Research suggests gene editing techniques may be able to produce birds resistant to avian influenza virus.
Scientists have used gene editing techniques to stop the bird flu virus from spreading in chicken cells grown in a laboratory.
The findings raise the possibility of producing gene-edited chickens that are resistant to the disease.
The researchers prevented the virus from taking hold by deleting a section of chicken DNA inside lab-grown cells. The next step will be to try to produce chickens with the genetic change.
No birds have been produced yet, the team said.
Gene editing techniques
Scientists targeted a specific molecule inside chicken cells called ANP32A (acidic nuclear phosphoprotein 32 family member A). Researchers at Imperial College London found that during an infection, flu viruses hijack this molecule to help replicate themselves.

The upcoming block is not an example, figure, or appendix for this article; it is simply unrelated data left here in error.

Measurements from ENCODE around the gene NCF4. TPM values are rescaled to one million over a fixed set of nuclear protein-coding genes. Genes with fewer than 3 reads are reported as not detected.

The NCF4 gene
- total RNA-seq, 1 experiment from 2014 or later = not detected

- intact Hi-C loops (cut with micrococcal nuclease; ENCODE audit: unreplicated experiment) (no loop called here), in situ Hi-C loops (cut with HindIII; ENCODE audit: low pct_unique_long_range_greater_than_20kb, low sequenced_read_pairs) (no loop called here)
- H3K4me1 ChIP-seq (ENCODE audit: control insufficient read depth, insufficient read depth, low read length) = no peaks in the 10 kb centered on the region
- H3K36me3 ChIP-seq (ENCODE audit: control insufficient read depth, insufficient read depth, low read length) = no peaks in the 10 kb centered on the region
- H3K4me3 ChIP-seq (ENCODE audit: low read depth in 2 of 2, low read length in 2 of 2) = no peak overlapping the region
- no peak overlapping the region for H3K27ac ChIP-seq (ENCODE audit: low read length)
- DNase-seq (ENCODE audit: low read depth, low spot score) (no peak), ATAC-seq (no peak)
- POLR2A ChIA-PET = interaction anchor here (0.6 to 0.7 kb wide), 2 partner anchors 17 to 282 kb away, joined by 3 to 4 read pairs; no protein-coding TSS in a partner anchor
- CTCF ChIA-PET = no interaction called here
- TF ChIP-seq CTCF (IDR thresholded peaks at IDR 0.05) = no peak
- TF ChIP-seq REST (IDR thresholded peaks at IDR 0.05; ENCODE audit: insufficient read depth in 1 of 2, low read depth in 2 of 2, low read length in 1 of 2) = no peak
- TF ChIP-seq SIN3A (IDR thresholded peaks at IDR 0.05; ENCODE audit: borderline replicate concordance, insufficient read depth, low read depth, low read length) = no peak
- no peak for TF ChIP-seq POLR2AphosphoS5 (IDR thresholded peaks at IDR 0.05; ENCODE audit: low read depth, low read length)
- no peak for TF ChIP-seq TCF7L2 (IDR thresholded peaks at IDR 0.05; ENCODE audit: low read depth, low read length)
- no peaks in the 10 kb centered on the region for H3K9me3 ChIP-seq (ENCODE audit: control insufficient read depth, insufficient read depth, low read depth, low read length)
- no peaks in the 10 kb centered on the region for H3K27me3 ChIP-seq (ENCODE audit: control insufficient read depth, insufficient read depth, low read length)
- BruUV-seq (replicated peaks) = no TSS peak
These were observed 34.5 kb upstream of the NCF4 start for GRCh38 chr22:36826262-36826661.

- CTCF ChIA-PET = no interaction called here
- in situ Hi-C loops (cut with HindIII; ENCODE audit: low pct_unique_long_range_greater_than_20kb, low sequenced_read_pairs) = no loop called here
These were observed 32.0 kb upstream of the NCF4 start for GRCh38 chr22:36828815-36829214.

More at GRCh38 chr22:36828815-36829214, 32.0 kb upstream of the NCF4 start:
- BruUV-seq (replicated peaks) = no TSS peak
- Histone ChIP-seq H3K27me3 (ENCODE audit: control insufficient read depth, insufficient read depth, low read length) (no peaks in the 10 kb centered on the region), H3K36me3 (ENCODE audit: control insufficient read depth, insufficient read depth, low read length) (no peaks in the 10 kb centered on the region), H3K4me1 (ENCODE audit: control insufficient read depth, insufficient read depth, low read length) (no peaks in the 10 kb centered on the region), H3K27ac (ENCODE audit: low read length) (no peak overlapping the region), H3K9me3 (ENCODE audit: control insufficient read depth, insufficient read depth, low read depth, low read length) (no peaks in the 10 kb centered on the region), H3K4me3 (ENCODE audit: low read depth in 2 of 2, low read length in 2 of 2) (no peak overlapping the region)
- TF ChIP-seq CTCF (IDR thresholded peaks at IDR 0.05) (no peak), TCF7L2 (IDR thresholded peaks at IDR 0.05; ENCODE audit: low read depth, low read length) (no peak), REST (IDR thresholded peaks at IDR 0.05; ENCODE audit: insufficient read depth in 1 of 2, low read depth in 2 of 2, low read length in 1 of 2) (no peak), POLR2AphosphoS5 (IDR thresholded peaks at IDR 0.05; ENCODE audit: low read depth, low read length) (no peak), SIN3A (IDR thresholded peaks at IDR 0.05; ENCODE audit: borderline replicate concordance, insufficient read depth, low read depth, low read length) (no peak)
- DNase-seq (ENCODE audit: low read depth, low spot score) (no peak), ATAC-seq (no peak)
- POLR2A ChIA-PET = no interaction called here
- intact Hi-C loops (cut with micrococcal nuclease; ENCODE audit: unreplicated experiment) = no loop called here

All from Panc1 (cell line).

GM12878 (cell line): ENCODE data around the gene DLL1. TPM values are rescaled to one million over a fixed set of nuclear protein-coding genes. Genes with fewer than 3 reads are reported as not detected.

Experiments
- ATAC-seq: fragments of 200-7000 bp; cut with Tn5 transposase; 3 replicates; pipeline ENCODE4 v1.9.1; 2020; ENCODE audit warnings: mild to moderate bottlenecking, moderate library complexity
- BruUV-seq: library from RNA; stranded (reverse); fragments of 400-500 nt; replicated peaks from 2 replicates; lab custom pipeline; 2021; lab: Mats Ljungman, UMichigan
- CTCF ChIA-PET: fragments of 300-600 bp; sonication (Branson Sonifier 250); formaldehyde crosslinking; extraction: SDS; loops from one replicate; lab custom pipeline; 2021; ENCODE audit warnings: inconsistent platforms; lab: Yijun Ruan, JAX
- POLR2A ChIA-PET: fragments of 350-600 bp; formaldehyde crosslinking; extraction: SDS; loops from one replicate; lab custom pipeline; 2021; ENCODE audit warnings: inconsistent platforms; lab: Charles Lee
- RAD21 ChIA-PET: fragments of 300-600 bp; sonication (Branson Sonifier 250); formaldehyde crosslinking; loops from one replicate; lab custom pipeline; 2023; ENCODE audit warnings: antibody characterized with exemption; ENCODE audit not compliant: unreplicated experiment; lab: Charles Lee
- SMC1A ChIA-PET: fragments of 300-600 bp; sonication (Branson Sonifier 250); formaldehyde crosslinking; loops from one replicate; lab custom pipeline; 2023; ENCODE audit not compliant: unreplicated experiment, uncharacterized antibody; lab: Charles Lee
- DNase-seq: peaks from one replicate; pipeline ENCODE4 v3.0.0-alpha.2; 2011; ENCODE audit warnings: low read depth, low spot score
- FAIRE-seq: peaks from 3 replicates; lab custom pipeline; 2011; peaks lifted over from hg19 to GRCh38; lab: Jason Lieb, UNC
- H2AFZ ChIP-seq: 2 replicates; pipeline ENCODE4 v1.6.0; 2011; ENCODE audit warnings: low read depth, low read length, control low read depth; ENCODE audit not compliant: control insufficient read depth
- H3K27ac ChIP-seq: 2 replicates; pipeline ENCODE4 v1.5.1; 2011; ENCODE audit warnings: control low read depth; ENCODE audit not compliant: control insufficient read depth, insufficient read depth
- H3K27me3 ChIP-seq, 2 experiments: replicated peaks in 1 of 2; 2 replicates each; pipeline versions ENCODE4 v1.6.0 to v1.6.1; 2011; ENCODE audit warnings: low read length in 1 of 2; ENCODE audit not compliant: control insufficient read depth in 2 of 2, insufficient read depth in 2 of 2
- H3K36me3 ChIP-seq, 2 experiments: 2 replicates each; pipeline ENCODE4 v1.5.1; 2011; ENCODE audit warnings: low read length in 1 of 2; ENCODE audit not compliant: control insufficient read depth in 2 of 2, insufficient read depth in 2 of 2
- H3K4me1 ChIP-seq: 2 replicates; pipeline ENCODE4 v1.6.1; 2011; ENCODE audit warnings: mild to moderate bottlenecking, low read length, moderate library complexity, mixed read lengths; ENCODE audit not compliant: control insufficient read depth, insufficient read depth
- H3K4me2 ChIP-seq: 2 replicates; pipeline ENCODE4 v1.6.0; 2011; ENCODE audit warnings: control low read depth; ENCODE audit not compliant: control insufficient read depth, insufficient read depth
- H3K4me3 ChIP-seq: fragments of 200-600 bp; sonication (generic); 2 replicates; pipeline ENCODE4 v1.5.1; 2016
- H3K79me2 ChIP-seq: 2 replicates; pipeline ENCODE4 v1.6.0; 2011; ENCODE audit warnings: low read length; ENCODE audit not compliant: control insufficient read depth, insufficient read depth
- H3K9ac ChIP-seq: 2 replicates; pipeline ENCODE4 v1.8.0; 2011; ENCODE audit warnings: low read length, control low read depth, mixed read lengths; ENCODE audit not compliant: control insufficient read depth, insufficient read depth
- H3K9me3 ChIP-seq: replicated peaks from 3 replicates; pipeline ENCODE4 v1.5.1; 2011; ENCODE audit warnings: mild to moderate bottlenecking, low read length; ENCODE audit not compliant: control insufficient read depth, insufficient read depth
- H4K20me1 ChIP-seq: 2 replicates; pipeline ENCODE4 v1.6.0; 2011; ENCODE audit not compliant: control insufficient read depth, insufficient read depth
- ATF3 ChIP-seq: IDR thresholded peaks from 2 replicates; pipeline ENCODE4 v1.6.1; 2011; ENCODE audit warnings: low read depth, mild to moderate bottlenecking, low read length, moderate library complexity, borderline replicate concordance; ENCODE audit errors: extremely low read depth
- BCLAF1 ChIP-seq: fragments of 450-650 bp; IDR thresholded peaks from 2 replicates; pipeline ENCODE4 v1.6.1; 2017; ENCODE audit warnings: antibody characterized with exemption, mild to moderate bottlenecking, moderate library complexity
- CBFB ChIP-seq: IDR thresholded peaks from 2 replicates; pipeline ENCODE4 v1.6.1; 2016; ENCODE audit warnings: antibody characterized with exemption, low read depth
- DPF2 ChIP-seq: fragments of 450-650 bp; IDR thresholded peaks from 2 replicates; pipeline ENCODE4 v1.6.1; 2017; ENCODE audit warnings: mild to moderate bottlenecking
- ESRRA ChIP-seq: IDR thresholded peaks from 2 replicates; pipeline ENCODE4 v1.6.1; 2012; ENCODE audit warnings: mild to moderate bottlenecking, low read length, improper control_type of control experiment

Working with experts from The University of Edinburgh’s Roslin Institute, the researchers used gene editing techniques to remove the section of DNA responsible for producing ANP32A.
They found the virus was no longer able to grow inside cells with the genetic change.